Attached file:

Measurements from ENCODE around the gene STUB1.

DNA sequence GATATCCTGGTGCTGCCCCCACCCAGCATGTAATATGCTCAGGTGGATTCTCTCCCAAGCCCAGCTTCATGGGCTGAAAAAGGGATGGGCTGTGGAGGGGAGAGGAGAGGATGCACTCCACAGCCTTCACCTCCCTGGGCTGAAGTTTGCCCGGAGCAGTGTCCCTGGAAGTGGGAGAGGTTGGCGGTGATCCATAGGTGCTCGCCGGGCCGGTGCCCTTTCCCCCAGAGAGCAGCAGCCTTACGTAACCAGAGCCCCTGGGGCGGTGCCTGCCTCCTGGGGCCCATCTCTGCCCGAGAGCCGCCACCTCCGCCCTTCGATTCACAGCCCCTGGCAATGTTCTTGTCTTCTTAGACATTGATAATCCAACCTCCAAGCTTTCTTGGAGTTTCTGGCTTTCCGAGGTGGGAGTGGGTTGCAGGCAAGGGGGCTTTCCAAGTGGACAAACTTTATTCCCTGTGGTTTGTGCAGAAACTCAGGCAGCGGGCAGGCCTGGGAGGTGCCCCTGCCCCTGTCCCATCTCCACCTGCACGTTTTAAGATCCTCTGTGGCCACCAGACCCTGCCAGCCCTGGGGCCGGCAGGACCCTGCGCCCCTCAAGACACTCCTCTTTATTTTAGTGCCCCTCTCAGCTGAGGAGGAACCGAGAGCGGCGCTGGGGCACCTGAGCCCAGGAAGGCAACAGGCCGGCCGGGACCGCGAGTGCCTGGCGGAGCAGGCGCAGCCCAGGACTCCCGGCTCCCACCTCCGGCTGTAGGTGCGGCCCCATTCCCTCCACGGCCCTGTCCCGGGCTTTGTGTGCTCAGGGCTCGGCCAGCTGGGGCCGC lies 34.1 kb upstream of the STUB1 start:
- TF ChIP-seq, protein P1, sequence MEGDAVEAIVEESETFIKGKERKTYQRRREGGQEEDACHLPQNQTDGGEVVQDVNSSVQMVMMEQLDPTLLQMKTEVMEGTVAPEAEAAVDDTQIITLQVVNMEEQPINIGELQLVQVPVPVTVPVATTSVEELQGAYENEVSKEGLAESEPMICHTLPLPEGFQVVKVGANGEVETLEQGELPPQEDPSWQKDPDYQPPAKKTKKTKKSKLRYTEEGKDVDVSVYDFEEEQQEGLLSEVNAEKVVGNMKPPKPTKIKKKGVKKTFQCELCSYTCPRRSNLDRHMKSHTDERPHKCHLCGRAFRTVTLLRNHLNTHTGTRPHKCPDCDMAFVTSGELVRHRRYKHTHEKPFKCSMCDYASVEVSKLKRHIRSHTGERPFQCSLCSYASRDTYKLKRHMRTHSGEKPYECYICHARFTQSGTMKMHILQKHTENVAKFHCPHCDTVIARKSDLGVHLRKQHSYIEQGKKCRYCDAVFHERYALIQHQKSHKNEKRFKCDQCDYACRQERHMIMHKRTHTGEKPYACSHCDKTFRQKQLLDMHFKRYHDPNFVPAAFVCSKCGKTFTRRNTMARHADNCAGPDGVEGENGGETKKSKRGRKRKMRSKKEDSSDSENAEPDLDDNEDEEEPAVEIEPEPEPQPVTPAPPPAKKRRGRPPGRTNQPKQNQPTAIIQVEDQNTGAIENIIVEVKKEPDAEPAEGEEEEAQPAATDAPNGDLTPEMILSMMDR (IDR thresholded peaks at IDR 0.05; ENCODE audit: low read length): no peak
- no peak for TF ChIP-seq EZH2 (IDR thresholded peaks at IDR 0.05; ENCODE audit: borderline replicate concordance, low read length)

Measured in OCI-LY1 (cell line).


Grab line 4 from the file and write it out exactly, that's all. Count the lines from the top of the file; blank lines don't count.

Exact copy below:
- no peak for TF ChIP-seq EZH2 (IDR thresholded peaks at IDR 0.05; ENCODE audit: borderline replicate concordance, low read length)